What's Inside Mount Rushmore's Not-So-Secret Chamber?

Mt. Rushmore, secret chamber
Behind the giant faces on Mount Rushmore in the Black Hills region of South Dakota, there lies a chamber that's off limits to the public. Scott Olson/Getty Images

If you saw the 2007 movie thriller "National Treasure: Book of Secrets," you probably remember the part about South Dakota's Mount Rushmore containing a secret passageway that leads to a long-buried city of gold, which President Calvin Coolidge tried to conceal by having sculptor Gutzon Borglum carve 60-foot (18.3-meter) faces of four U.S. presidents, into its granite.

Okay, before you get too excited, that was just a movie. There's no gold under Mount Rushmore. But there is a 70-foot (21.4-meter) passageway carved inside the mountain, and while it's not quite top secret, the space — which isn't open to the public — does have a strange story.


The tunnel was created in the late 1930s by Borglum, as part of what he envisioned as one of the most important features of the monument — an 8,000-square-foot (743-square-meter) man-made cave that would contain bronze and glass cabinets filled with replicas of the U.S. Constitution and other significant documents and artifacts from U.S. history stamped on aluminum sheets, along with busts of famous Americans and exhibits extolling U.S. scientific, industrial and artistic achievements.

Hall of Records

The Hall of Records, as he called it, would have a 20-foot (6.1-meter) entrance with glass doors and a bronze eagle stretching 15 feet (4.6 meters) from talons to crest above it, along with the motto, "America Marches On." To provide access to the hall, Borglum planned to carve an 800-foot (244-meter) granite stairway up the backside of Mount Rushmore, according to this 1975 National Park Service historical study.

The chamber was part of Borglum's grandiose vision to create a monument that would survive for millennia to remind future generations of the United States' greatness. "Borglum was enamored with the pyramids and the Colossus of Rhodes, and other monuments of the ancient world," explains John Taliaferro, author of the 2002 book, "Great White Fathers: The Story of the Obsessive Quest to Create Mount Rushmore."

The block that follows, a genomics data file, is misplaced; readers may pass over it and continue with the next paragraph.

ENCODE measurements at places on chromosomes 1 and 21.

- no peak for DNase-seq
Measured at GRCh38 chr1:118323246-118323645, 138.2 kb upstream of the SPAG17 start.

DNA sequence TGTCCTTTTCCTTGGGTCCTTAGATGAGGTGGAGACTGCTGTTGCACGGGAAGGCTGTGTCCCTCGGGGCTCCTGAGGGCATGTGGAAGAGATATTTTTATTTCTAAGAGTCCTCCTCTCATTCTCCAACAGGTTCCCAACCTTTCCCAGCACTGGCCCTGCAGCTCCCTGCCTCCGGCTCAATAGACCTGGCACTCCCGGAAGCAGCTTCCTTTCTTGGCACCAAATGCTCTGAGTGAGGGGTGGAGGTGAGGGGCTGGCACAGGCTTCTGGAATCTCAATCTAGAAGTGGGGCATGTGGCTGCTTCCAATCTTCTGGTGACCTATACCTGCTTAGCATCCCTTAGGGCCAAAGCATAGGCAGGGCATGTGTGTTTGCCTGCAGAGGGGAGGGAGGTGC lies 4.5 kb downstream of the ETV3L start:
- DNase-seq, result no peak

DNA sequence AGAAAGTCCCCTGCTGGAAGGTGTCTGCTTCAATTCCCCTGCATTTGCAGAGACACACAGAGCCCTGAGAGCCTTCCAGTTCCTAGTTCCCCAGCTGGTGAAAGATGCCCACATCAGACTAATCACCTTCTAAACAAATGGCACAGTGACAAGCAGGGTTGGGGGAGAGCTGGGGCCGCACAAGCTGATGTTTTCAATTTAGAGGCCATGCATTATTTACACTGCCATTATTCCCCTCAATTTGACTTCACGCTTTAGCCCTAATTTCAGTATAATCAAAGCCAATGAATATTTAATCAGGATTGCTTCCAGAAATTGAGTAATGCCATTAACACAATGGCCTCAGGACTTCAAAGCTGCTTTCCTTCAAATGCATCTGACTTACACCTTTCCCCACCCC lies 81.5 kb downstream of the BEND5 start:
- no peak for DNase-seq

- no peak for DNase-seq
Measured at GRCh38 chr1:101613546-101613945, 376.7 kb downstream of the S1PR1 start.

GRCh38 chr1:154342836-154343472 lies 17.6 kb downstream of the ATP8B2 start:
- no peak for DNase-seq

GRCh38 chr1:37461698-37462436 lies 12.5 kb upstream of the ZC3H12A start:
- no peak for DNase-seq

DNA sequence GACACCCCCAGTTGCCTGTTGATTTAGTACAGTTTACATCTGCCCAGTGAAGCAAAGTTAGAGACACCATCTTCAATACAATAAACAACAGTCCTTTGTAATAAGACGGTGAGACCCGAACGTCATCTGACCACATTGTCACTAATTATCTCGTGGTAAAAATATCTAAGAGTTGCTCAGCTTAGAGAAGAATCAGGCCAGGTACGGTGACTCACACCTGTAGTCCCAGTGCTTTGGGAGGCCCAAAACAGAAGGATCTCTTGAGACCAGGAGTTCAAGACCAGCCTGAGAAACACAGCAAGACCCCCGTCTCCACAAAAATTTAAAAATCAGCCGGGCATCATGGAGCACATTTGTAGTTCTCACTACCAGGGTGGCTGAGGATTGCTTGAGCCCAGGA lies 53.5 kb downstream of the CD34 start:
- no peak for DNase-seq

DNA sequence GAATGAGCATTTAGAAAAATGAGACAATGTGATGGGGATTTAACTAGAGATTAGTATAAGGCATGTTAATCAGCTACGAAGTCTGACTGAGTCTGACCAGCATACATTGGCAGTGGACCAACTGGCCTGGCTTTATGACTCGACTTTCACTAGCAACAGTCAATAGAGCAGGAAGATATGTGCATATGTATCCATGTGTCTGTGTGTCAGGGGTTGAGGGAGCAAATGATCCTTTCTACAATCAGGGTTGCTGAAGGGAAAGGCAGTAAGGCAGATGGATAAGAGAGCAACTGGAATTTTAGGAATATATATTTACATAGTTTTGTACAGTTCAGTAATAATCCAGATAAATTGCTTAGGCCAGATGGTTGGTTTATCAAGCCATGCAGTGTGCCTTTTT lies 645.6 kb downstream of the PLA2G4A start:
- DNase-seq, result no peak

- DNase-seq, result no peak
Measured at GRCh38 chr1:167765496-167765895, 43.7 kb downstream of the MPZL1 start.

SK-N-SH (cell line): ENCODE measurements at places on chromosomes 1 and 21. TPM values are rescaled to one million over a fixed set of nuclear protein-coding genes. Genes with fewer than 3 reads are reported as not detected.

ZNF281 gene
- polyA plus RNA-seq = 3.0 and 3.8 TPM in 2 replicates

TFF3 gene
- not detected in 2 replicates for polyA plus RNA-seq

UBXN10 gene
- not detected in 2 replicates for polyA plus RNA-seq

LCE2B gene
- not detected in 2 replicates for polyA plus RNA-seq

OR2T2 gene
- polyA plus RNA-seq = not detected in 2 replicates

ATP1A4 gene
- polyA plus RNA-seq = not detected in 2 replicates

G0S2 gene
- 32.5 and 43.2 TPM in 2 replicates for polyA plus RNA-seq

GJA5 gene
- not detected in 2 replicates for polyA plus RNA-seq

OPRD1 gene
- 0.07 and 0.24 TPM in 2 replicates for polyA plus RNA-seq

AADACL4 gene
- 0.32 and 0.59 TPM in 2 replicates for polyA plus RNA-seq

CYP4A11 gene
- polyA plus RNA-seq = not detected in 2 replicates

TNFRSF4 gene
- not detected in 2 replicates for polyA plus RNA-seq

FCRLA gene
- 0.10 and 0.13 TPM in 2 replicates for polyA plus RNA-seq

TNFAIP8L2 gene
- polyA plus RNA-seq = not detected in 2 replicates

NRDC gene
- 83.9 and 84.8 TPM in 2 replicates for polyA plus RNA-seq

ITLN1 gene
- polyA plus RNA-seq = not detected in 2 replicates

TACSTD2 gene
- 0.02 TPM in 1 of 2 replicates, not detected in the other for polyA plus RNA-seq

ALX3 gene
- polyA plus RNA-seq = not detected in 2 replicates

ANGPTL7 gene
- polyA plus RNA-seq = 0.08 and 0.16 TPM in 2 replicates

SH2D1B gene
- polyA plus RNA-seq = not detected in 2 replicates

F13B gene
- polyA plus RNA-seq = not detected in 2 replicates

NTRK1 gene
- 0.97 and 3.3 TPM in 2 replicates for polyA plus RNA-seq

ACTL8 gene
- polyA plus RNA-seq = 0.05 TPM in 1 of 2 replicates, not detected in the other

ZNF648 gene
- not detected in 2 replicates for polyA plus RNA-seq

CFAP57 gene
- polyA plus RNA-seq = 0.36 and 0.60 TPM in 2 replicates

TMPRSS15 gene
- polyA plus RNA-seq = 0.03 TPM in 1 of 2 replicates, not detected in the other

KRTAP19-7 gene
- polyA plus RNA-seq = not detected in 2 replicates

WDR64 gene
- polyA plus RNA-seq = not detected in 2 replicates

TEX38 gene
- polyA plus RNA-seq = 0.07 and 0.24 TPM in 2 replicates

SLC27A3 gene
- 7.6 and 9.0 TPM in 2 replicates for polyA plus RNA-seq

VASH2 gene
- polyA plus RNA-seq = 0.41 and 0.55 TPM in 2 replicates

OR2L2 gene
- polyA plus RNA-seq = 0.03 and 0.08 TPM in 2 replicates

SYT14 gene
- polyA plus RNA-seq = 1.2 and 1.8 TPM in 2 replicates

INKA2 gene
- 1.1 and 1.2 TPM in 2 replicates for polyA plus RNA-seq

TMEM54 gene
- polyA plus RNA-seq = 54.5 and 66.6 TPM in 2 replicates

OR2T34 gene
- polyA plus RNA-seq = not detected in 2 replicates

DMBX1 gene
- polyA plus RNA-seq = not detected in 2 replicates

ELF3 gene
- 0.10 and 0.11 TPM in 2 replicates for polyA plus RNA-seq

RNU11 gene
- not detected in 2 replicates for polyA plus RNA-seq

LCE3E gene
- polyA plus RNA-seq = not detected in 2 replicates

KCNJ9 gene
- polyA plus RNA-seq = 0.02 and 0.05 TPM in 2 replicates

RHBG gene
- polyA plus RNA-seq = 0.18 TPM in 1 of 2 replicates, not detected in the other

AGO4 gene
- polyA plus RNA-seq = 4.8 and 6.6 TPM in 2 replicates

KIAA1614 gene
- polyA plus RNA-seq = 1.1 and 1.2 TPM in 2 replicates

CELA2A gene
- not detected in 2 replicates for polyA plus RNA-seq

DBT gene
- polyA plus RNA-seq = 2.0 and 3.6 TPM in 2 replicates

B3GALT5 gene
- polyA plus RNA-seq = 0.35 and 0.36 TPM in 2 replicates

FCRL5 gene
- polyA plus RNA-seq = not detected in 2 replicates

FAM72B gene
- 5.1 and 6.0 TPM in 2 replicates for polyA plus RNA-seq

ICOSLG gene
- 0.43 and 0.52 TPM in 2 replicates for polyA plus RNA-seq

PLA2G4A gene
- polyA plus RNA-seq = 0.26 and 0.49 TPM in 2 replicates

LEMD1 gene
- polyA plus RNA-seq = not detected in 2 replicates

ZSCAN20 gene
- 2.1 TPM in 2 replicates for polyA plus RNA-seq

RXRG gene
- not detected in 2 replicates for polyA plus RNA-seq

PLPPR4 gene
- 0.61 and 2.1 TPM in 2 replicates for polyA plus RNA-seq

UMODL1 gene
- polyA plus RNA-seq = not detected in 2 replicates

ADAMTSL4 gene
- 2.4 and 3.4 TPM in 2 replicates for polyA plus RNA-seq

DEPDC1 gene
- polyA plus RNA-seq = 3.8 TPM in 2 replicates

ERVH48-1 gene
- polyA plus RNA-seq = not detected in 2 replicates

"He wanted it so that thousands of years into the future, people would not just see these heads, but have the manual and all the pieces to reassemble the American civilization — the ideas, the words, the blueprint," Taliaferro says.

As Borglum explained in a 1939 letter quoted in the NPS study, his goal was "that one great record should somewhere be made that would — even ten thousand years hence — tell the people of what manner of men invented and built the great West World Republic."

Borglum's vision of future people someday happening upon his repository of America's long-vanished greatness eerily brings to mind the climactic scene of the 1968 film "Planet of the Apes," in which the astronaut played by Charlton Heston ventures into the forbidden zone and discovers the Statue of Liberty, embedded in the sand.

"It was sort of part fallout shelter, part time capsule," Taliaferro says.

But Borglum also wanted the Hall of Records to be impressively ornate, with fluted columns and a cathedral ceiling. He was inspired by Hollywood sets of the sort created for Cecil B. DeMille's cinematic epics, according to Taliaferro. Over time, according to the NPS historical study, the plan grew even more elaborate, with five or six more rooms on a lower floor beneath the main hall.


Borglum's Death and WWII

The sculptor never really calculated how much the Hall of Records would cost, which contributed to the project's undoing. Congress, which had stepped in to fund the memorial, balked at giving him a blank check, and work on the hall was halted in 1939 after legislators directed that the faces of the presidents were the only parts of the monument that should be completed. After Borglum's death and the U.S. entrance into World War II in 1941, work on Mount Rushmore was suspended altogether. The tunnel was the only part of the Hall to be completed.

But the sculptor's daughter, Mary Ellis Borglum, had a passion about at least partly completing her father's vison for the Hall of Records. At her urging, the Mount Rushmore Society, a nonprofit organization that supports improvements at the national memorial, raised $250,000 to create a vault inside the passageway, and fill it with 16 porcelain enamel panels. According to NPS, some of the panels tell the story of Mount Rushmore, the reasons why the four Presidents were chosen to be depicted on the mountain, and provide a short history of the United States as well. A 1,200-pound (544-kilogram) capstone protects the panels.


"This repository is not accessible to visitors but is left as a record for people thousands of years from now who may wonder how and why Mount Rushmore was carved," NPS explains. Gutzon Borglum finally got what he had wished for.